“A federal gas tax suspension alone won’t fix the problem we face,” a senior administration official told reporters Tuesday night. “But it will provide families a little breathing room.”
Biden’s gas tax holiday, however, has already been met with skepticism from senior Democrats in the House. Speaker Nancy Pelosi and others have questioned whether the policy will lead to savings at the pump, rather than excess profits for gas companies. Democrats chose not to include it in their own bill aimed at lowering gas prices last month
“I’ve not been a proponent of the gas tax,” House Majority Leader Steny Hoyer said in a brief interview on Tuesday night. “I just don’t know that it gives much relief.”
White House officials began telegraphing their intentions over the weekend: Multiple Democrats received phone calls from aides in the legislative affairs office, informing them Biden was strongly considering the idea.
On Tuesday, Biden offered a preemptive defense of the proposal, arguing that while it would have some financial effect on the highway trust fund, “it’s not going to have an impact on major road construction and major repairs.”
The White House estimates that a three-month suspension of the tax would cost the trust fund $10 billion, which officials said could be offset through other unspecified revenues.
Biden’s pleas for Congress and states to take action on a gas holiday come as millions of Americans prepare for summertime driving, including over next month’s July Fourth weekend. But in reality, any federal gas holiday does not have broad Democratic support, let alone the multiple Republicans needed to pass the policy in the Senate.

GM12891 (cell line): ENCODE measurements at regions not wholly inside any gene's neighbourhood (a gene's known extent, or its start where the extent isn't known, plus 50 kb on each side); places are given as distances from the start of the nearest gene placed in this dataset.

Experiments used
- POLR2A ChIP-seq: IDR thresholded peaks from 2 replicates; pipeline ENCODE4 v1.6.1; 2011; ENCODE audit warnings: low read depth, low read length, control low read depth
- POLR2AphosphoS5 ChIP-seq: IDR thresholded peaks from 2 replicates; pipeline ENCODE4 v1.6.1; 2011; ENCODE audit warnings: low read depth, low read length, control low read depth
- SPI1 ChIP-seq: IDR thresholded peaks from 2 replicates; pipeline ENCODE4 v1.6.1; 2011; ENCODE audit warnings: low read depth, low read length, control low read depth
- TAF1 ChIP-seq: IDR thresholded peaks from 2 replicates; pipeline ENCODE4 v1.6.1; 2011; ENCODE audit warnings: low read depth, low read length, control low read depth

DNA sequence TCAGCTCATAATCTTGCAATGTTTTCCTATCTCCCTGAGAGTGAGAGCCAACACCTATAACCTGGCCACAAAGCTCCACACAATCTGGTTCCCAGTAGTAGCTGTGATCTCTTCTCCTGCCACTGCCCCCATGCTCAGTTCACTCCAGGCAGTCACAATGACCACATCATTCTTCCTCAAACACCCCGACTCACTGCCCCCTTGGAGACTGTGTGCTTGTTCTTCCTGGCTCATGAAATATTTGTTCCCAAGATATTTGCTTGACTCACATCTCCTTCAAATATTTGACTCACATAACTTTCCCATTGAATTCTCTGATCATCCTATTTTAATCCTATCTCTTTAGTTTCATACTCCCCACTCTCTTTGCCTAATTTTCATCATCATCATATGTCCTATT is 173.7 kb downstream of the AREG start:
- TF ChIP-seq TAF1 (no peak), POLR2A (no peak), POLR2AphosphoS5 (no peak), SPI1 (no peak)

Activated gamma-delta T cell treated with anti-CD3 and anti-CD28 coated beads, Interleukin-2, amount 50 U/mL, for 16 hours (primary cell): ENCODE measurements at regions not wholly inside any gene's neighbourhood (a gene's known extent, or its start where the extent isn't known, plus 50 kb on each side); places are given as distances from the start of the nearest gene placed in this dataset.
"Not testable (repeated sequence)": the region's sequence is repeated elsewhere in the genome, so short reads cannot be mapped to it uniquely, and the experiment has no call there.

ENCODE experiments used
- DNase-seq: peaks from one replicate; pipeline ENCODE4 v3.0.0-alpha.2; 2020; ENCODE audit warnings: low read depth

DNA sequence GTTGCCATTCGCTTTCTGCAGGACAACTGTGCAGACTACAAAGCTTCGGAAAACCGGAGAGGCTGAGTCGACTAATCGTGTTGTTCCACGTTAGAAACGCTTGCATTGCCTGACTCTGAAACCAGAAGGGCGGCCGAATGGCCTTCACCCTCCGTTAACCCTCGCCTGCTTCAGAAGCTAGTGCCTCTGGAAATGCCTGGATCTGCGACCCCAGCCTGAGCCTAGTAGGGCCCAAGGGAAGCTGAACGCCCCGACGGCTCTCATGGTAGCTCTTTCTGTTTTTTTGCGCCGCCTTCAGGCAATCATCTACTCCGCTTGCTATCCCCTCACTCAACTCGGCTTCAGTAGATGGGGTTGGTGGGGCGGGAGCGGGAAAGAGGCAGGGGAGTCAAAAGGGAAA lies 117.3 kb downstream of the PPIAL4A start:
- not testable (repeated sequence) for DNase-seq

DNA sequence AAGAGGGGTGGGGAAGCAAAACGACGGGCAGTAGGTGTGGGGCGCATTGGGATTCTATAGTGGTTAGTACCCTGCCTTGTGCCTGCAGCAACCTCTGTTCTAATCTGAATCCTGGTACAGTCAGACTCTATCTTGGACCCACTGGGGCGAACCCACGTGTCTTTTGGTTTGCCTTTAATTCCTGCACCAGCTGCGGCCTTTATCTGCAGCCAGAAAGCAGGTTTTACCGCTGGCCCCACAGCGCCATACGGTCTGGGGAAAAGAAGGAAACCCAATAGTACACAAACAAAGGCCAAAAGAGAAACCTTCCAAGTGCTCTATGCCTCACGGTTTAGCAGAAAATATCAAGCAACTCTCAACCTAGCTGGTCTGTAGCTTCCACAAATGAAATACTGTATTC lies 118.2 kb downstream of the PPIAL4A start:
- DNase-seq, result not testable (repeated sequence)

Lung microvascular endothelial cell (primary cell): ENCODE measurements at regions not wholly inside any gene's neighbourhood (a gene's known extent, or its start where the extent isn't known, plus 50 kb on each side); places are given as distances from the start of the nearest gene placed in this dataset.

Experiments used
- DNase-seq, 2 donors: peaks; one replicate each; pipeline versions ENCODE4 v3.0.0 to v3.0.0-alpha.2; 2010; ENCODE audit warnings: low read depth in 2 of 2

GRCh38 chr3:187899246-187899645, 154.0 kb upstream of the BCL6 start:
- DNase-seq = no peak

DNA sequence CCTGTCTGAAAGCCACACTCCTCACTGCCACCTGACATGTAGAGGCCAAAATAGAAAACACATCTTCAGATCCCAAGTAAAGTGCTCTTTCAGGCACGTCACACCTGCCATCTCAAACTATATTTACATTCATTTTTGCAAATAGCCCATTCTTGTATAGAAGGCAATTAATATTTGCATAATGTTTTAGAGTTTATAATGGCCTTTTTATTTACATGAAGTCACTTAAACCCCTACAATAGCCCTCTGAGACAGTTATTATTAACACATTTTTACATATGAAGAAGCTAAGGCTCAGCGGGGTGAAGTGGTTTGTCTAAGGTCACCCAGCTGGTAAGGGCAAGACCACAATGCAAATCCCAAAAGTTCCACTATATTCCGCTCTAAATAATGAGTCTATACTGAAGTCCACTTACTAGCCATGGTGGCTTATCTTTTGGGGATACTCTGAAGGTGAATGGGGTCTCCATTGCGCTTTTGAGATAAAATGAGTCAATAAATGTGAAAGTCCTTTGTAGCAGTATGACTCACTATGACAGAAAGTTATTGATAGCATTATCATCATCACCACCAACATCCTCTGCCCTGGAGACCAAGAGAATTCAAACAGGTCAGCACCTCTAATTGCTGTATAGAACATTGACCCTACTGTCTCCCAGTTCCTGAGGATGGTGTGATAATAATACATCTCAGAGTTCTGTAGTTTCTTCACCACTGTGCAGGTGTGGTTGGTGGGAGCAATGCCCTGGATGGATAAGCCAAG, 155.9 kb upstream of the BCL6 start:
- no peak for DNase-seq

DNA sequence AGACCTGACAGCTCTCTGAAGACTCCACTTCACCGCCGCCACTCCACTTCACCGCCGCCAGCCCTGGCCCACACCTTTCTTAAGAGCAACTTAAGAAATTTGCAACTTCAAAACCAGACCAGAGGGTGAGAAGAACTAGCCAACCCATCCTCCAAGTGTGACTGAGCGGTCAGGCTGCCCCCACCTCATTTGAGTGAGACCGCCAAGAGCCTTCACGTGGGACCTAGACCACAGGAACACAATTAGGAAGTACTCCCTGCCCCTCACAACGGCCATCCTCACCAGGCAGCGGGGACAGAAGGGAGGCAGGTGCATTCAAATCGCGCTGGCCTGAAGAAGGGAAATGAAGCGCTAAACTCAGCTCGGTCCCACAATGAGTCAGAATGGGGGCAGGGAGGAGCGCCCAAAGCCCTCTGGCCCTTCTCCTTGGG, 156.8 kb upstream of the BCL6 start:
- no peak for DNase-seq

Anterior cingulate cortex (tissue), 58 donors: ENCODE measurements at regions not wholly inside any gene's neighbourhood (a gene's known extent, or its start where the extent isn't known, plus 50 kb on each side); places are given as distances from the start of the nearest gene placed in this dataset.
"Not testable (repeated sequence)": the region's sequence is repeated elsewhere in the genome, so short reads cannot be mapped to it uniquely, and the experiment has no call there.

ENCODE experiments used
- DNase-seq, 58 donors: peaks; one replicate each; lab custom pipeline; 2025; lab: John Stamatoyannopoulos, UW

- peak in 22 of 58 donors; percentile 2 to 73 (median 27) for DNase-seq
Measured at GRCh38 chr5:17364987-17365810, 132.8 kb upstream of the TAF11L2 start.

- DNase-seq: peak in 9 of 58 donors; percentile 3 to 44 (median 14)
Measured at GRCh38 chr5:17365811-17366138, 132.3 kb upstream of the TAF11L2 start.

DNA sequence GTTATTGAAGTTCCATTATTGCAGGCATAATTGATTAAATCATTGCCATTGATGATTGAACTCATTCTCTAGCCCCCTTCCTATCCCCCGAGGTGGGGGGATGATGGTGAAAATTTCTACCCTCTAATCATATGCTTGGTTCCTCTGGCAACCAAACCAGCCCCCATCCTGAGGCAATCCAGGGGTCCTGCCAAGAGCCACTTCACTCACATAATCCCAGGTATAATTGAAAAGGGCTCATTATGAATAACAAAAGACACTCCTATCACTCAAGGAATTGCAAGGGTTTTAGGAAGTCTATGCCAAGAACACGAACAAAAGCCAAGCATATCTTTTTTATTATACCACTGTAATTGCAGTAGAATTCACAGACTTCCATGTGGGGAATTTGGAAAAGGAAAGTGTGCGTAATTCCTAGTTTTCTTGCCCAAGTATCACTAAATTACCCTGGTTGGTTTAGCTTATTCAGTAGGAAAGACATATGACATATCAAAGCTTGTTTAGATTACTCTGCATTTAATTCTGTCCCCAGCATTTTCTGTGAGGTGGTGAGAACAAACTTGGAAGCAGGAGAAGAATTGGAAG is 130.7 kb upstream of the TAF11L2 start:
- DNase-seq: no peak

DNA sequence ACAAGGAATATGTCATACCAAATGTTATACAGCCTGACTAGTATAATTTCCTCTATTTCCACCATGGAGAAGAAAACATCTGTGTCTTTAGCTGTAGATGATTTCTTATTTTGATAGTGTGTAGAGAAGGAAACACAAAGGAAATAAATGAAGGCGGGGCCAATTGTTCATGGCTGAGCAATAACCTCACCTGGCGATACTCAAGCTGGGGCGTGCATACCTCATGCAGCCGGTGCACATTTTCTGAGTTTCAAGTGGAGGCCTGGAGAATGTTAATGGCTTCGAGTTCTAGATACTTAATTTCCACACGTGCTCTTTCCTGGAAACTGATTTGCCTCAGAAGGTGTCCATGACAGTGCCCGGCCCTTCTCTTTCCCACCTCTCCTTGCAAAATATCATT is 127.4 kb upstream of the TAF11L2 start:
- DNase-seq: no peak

The more likely scenario, multiple Democrats acknowledged on Tuesday evening, was for Biden to put pressure on states to enact their own gas tax holidays, as states like Maryland have already done, though with limited political gains. Privately, some Democratic lawmakers dismissed the move as “too little, too late,” with gas prices expected to rise even more sharply through the summer and no long-term strategy to combat it.
Still, Democrats in some of the nation’s toughest races — who have been eager to see Biden take action on rising prices — embraced the idea.
“I’m for it,” said Rep. Dan Kildee (D-Mich.), who is running in a critical battleground in Michigan. “I was for it a long time ago.”
Already, Biden has released record amounts of oil from the nation’s emergency reserve and allowed more ethanol into the fuel supply — moves aimed at easing supply strains driven largely by Russia’s prolonged invasion of Ukraine.
But the moves provided only temporary relief, leaving the White House with few remaining options and no guarantees that it can drive prices down by November.
Even as they previewed Biden’s planned call for a gas tax suspension on Tuesday night, senior administration officials sought to downplay the significance of the move, calling it just one of a series of actions required to rein in prices.
Biden on Wednesday is also expected to further pressure the oil and gas industry to find ways to boost supply, and encourage retailers to find savings they can pass on to consumers.
“We see it as part of a suite of policies that are designed to provide that relief, including policies that address the supply side,” a senior administration official said.
On a Tuesday call with reporters, a senior administration official said they were “encouraged” that there were already legislative proposals suspending the gas tax — but stopped short of expressing confidence that Congress would ultimately act.